WOMEX is fast approaching and we still have so much to show you before the most exciting event of the year starts.
This week, WOMEX Film spoke to Brazillian director Iara Lee about her upcoming documentary Burkinabè Rising, part of the WOMEX 18 Film Library.
9. October 2018 | Interview by Sana Rizvi
Iara (pronounced "ya-ra") Lee, a Brazilian of Korean descent, is an activist, filmmaker, and the founder/director of the Cultures of Resistance Network, an organisation that promotes global solidarity and connects and supports the building of a more just and peaceful world through creative resistance and nonviolent action.
Lee started her career in the early 80’s as the producer of the São Paulo Film Festival. She then founded Caprinha Productions in New York, a mixed-media company under which she directed/produced dozens of short films and several full-length documentaries including Synthetic Pleasures (1995) and Modulations (1998), films that took a look at the worldwide history of electronic music and its impact on the world.
In 2003 she moved the Middle East to better understand and document the war in Iraq including what was happening in Syria, Yemen, Tunisia, Jordan, and Lebanon. Her critically acclaimed film Cultures of Resistance (2010) draws from her experiences in the MENA region and highlights courageous acts of creative resistance in some of the world’s most dangerous places.
In 2016, Lee travelled through Burkina Faso. Through this journey, she met a remarkable cast of artists, musicians, and activists who are using the country's artistic traditions to forward a message of nonviolent resistance. Her latest documentary Burkinabè Rising (2018), part of the WOMEX 18 Film Library, features how the resurgent Burkinabè pursuit of peace and justice manifests itself through cultural expression, permeating every aspect of daily life.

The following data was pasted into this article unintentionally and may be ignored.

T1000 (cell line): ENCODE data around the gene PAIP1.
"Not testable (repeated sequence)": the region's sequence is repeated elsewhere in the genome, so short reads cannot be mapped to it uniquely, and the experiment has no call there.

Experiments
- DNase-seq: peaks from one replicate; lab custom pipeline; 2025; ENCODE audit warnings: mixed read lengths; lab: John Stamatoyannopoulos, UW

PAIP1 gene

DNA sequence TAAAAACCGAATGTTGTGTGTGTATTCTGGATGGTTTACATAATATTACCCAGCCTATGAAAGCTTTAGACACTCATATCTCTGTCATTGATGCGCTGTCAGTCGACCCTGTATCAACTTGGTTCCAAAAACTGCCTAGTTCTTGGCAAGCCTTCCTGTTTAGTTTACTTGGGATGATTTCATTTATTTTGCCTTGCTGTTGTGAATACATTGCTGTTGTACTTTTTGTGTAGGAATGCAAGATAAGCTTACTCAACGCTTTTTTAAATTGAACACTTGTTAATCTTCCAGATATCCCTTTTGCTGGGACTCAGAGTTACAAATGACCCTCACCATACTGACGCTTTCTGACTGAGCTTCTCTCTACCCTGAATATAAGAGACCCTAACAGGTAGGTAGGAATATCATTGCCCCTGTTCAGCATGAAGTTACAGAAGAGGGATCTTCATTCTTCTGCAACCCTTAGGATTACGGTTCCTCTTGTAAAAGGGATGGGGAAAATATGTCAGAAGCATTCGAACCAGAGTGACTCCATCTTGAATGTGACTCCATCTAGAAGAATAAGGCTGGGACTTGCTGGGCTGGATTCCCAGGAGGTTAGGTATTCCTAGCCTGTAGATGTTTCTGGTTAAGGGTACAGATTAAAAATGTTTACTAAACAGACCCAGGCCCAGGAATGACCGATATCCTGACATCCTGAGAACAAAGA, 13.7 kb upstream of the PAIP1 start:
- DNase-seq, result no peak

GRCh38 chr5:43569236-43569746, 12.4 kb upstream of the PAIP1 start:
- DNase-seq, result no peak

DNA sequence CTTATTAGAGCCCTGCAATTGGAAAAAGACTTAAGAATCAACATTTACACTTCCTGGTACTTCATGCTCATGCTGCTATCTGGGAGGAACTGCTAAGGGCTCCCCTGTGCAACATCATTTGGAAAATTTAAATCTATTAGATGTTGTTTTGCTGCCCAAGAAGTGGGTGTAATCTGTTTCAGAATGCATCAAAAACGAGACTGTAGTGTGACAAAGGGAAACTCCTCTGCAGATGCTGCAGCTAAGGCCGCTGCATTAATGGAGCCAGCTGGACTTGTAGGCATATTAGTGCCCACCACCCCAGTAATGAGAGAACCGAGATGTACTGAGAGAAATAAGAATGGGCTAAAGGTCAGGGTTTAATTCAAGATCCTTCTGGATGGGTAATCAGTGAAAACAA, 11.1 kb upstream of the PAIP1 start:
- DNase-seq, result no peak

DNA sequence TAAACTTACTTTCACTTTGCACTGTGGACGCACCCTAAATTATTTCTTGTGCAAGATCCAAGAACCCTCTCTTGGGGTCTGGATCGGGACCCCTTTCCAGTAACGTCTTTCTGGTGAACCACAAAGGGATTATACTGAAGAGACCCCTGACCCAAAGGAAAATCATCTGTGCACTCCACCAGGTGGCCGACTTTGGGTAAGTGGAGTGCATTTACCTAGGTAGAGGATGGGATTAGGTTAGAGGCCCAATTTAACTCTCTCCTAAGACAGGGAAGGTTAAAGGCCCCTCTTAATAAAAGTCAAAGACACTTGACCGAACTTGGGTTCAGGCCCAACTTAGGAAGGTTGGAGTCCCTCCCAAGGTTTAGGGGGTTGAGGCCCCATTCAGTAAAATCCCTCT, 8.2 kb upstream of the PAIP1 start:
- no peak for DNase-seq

When asked how she happened to be in Burkina Faso, Lee laughs and says, “Everything in my life has been a bit serendipitous. “ Lee continues to work tirelessly to support projects that use resistant forces in a creative way so as to keep pushing through the mass wave of globalisation that is displacing traditions and culture as well to make the world a beautiful place for all. “I like to play with all these different elements even though I am aware that change is not overnight and that the things that I aspire towards might only materialise in three decades from now. But that does not mean I must stop contributing the little that I can” she says.
Iara, you have taken risk and adventure to a whole new level – you have been to almost every country where governments tell you not to go and faced situations like being on the Gaza Flotilla when it came under attack. How do you continue to make these very conscious choices to be in spaces that involve a high risk?
IL: [Laughs] Yes, all the places on the US government’s red list of places not to visit, I continue to go there. I try not to think and analyse too much, because then I would probably do nothing and go nowhere. I just try to follow my intuition, gut, and heart especially when I have to go into conflict zones. Maybe I try and remain bit clueless of the situation so I can continue doing my work.